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Full text of "Handbook Of Chemical Engineering - I"

64                                 CHEMICAL ENGINEERING
The following values are given for expected mean effective pressures (pm) under good conditions:
Fuel	Compression, pounds per square inch, absolute :						
	70	80	90	100	120	140	160
Natural gas, water gas, coal gas .	62-82	67-87	70-97	70-100 55-80	83-103 62-87 60-85	65-90 60-90	75-90 70-95
							
							
Efficiency.—The maximum ideal efficiency (Otto cycle) is
/14.7\°-286
1
- (¥5)
where PC = compression pressure, pounds per square inch, absolute. The probable actual efficiency lies between 0.45-Er to OMEi for most fuels, and from 0.40J5r to 0.50j& for blast-furnace gas. The heat consumption per indicated horsepower per minute is therefore 42.42/0.5^ = 84.84/^j B.t.u., approximately. The weight of gas consumed per indicated horsepower per minute is S4:M/BE2 lb., where B = low-heat value of gas, B.t.u. per pound.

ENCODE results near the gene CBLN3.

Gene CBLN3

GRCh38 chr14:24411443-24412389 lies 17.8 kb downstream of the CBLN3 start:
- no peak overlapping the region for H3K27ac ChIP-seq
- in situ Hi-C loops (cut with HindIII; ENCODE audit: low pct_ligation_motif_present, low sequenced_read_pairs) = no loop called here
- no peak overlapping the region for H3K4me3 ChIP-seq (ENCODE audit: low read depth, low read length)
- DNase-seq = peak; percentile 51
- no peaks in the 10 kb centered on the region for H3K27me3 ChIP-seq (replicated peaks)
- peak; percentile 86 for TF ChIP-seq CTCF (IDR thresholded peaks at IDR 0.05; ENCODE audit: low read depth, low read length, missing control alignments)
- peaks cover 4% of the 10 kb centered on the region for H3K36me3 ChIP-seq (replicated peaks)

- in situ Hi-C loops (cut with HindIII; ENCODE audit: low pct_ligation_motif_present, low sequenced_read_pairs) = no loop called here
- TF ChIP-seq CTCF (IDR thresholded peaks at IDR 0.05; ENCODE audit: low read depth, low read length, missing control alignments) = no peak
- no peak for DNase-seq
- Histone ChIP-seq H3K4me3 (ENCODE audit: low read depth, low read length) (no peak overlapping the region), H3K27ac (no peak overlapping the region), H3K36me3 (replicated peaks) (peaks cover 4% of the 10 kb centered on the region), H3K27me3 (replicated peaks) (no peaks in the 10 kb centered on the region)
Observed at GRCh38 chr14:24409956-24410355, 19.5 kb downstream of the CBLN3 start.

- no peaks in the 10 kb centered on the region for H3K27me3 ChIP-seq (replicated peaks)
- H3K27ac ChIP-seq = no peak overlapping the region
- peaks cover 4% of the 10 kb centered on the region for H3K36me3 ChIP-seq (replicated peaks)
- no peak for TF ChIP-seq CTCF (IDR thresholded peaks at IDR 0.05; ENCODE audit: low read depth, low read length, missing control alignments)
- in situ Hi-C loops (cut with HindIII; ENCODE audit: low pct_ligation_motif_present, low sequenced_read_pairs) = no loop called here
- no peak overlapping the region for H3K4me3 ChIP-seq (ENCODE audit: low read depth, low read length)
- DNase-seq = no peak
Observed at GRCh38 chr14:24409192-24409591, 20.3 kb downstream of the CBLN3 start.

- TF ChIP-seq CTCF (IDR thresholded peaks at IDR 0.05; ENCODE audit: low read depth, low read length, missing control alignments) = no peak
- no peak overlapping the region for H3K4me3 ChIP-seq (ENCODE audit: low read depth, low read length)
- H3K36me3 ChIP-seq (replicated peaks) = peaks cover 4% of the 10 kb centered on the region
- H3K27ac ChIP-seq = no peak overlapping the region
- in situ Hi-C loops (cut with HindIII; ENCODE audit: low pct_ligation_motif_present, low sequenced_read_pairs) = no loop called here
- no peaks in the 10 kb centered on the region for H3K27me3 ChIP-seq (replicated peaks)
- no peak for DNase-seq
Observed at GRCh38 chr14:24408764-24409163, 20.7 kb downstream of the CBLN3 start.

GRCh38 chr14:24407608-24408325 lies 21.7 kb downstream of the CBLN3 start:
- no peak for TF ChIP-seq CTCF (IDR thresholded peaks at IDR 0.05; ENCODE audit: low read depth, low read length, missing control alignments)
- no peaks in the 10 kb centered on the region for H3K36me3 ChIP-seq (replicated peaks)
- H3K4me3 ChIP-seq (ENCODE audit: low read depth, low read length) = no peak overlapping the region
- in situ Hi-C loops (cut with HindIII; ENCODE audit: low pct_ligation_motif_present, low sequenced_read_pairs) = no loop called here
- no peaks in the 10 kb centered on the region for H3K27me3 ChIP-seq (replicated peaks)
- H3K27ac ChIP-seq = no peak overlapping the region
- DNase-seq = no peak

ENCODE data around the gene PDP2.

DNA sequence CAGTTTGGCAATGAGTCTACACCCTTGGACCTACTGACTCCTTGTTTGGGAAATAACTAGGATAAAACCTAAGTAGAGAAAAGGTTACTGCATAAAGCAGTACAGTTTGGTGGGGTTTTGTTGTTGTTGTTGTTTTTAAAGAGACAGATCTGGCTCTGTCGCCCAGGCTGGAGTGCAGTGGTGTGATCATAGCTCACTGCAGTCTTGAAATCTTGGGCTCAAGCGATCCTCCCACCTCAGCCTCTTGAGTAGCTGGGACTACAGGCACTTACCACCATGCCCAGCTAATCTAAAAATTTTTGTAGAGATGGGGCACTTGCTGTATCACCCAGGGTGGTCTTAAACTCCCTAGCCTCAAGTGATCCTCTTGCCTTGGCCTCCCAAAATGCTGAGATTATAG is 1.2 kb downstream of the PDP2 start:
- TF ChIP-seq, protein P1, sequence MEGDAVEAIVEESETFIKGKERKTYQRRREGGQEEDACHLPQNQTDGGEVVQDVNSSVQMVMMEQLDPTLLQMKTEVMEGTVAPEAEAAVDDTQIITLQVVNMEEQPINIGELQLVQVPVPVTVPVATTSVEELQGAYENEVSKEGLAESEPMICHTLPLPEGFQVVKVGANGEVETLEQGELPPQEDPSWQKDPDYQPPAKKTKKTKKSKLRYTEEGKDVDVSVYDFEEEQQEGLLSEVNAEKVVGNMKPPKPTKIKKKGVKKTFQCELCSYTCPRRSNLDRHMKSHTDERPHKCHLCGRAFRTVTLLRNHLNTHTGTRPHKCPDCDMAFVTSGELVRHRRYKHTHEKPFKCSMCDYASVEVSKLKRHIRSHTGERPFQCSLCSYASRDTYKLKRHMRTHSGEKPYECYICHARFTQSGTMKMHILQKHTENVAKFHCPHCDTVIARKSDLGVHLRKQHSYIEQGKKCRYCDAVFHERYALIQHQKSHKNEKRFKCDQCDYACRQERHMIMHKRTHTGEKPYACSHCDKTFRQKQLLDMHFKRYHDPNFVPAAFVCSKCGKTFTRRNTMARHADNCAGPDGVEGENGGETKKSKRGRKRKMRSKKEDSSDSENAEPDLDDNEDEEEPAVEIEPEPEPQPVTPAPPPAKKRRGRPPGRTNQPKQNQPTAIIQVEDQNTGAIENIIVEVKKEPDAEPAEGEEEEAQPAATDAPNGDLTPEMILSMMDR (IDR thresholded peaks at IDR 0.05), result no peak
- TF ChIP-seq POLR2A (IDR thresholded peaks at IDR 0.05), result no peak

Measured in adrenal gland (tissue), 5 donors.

I*
£28
£ 16 I 12
*""   20 30  40   50   60 10  80 90  100 110  120  130 140 150 Per Cent of Rated, B. Hp
FIG. 28.—Efficiency curves of internal-combustion engines.1
Efficiency varies chiefly with the compression and compression is limited by the danger of preignition. Gases high in hydrogen content ignite readily and must be used at low compression. Hence, the gases of high heat value are in general those least useful for engines.
The variation of efficiency with load depends on the method of governing. The hit-and-miss method of governing is probably most economical of fuel but gives irregular action and is used only on small engines. Variation of quantity of combustible mixture varies the compression with the load and hence decreases efficiency seriously at light loads. Variation of mixture strength leads to less change of compression but introduces other losses at light loads, due to impaired combustion. Misfires may be produced. The diagram shows in all cases maximum efficiency at maximum load: a characteristic of the gas engine, which has no overload capacity beyond its output of best economy. All of these engines were governed by adjustment
1 Curve 1, Deutz single cylinder, illuminating gas; Curve 2, Westinghouse, 3-cylinder vertical, natural gas; Curve 3, Dentz, producer gas; Curve 4, Gtildner, single cylinder, producer gas; Curve 5, Nurnberg, blast-furnace gas. (Cf. Marks, Mechanical Engineers' Handbook, 1st. ed., p. 1029.)